For some, 2016 Spring Training marks the start of a brand new Major League Baseball season. For others, this time of year marks the height of the presidential primary elections. While many pontificate over who is best suited to lead the country, The Sports Fan Journal fam decided to take a look at which player, manager, or front office member is the best candidate to lead their team to the top of the baseball mountain.
Justin Verlander is a superstar in most every sense of the word.
He is paid as such, has the requisite endorsements that come with the role, has the proper hardware in his trophy case and even the supermodel girlfriend that comes along with such status as well. At face value, for an outsider that casually observes the game, he should be considered as one of the ‘faces’ of the game.
Yet at the same time, it would not be too far of stretch to say he is also a man that is slightly past his prime as well. However, even that could be too extreme of a take of a man that simply has come back to Earth from the superhuman levels he reached in 2011-12, when he averaged 20 wins, a 2.52 ERA, 244 strikeouts and nearly a no-hitter a year.
But expectations are set where they are when you have reached the heights that Verlander has, as such is the case with Triple Crown, Cy Young and Most Valuable Player winning pitchers carry. The success plan for the Tigers will be inherently attached to him for as long as he dons the uniform and carries the $28 million price tag that he’ll carry through the next four years.
So with that, the importance of Verlander can never be underestimated. A major part of the fall from grace that the Tigers suffered from in their first-to-last 2015 was the decimation of their pitching staff and the fact that there was not a healthy and reliable Verlander there to stop the bleeding. As he battled a triceps injury that sent him to the disabled list for the first time and derailed his effectiveness for the majority of the year, he bottomed out in the decline that he has mired through over the past three years for much of the season, posting career-lows in starts (20), wins (5) and winning percentage (.338).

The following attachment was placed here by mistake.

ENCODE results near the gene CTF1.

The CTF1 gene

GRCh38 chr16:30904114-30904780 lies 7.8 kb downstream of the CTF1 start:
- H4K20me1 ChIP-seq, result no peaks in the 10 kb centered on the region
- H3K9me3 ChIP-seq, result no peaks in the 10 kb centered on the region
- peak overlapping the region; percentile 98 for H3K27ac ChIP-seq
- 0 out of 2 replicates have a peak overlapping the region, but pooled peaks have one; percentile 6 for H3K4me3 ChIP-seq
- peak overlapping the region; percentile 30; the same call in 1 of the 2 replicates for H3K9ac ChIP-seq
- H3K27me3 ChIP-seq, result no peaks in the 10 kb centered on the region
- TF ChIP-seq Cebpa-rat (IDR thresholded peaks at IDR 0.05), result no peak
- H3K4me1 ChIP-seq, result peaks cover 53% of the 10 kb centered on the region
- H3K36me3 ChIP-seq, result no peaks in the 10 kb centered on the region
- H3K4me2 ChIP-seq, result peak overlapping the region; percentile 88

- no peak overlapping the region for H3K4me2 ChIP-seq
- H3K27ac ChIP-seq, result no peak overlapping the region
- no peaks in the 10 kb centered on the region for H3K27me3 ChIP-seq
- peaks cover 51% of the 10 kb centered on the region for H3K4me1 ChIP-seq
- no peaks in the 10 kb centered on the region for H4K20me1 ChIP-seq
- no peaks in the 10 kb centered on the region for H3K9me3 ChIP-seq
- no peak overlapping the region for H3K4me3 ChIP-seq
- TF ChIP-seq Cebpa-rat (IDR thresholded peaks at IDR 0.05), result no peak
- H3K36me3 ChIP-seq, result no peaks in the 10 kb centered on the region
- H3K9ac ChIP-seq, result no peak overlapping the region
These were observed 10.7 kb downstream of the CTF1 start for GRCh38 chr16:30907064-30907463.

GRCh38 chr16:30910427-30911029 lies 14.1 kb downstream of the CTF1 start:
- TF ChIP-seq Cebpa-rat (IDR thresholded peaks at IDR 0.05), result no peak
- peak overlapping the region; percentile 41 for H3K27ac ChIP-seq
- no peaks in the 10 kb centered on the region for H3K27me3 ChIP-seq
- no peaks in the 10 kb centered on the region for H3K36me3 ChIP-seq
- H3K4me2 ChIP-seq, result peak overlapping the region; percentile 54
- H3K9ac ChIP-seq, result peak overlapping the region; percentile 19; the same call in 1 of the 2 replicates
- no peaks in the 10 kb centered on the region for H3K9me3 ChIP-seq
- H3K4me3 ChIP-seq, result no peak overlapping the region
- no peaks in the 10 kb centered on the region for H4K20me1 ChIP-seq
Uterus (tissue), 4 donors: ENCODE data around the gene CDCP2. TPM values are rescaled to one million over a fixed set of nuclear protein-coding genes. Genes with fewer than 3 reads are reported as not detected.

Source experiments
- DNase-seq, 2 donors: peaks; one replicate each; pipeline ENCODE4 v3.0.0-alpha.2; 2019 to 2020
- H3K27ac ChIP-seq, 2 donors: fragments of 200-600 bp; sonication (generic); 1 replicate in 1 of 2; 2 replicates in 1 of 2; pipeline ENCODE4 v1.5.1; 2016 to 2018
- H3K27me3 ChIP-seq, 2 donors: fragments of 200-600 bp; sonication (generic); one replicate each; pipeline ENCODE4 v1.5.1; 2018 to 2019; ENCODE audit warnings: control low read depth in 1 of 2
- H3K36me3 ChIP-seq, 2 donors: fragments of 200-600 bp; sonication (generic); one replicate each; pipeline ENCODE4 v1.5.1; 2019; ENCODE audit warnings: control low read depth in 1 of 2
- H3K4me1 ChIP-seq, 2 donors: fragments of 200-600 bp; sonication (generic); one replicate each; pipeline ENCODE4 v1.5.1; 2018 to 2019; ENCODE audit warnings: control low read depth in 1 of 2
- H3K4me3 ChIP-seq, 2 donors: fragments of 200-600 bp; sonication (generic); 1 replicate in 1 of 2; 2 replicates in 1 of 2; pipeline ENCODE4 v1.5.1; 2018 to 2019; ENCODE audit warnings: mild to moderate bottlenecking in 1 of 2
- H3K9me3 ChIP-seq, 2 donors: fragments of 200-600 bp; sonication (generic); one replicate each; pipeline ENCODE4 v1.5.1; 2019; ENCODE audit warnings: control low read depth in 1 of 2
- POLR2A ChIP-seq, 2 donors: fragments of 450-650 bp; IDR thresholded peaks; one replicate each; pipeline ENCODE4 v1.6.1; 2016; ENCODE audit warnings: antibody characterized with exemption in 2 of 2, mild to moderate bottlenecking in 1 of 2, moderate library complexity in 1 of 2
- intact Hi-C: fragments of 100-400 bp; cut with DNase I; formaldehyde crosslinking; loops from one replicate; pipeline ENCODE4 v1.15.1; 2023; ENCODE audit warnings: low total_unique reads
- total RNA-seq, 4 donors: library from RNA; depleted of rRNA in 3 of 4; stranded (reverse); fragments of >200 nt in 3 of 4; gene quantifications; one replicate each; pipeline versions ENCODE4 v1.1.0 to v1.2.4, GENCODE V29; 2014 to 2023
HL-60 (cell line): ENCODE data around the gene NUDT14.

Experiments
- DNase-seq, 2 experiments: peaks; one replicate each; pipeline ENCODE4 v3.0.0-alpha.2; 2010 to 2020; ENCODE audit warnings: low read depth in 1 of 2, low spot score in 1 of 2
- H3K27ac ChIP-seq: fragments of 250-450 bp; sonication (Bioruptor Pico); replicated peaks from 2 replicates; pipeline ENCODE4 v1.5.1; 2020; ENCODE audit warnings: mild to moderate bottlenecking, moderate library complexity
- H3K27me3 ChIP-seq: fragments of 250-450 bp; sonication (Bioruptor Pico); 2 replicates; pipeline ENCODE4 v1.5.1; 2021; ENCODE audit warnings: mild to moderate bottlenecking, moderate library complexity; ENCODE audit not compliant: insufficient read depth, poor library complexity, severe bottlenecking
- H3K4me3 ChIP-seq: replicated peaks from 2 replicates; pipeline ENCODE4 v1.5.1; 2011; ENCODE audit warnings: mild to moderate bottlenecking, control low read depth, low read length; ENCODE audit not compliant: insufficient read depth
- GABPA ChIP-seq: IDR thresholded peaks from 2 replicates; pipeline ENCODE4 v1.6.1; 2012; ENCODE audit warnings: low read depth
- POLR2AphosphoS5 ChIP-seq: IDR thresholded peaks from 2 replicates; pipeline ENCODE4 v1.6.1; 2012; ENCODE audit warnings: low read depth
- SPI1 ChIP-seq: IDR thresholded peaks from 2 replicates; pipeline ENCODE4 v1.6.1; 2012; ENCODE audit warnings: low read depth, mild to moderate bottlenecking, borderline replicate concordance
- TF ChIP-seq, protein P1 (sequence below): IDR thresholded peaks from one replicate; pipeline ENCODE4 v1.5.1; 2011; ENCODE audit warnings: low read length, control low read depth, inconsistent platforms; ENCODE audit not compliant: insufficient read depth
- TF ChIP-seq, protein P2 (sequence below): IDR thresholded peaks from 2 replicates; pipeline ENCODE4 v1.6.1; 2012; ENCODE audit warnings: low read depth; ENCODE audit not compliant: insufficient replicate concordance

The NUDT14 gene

However, while there were those notable challenges, there was reason to be optimistic as well. There was a twinkle of some vintage JV that re-emerged in the late stages of the year. In August, there was the near no-hitter that he lost in the ninth inning, which would have been his third career no-no. Instead, it became his seventh career complete game shutout and capped a month that proved himself still able to channel the form that earned him his reputation. In August, over five starts, Verlander allowed six earned runs over 36 innings, while averaging a strikeout per inning against only eight walks.
Over the final two months of the season, Verlander worked a 2.49 ERA over his final 83 innings, a magic number that rings out because it is striking close to the same figure he posted in his epic 2011 campaign.
A two-month run is much different than what it takes to keep the pace over the 200+ high-quality innings that the post-Max Scherzer, post-David Price and post-vintage JV provided the Tigers for so long. And while the addition of Jordan Zimmermann will provide some much-needed support, the sink/swim line for Tiger pitching still rests on the shoulders of its long-standing ace.
For the sake of the best welfare of the Tigers, even a slight return to the form that earned him his superstar byline could be one of the most pivotal performances in the entire American League this summer.
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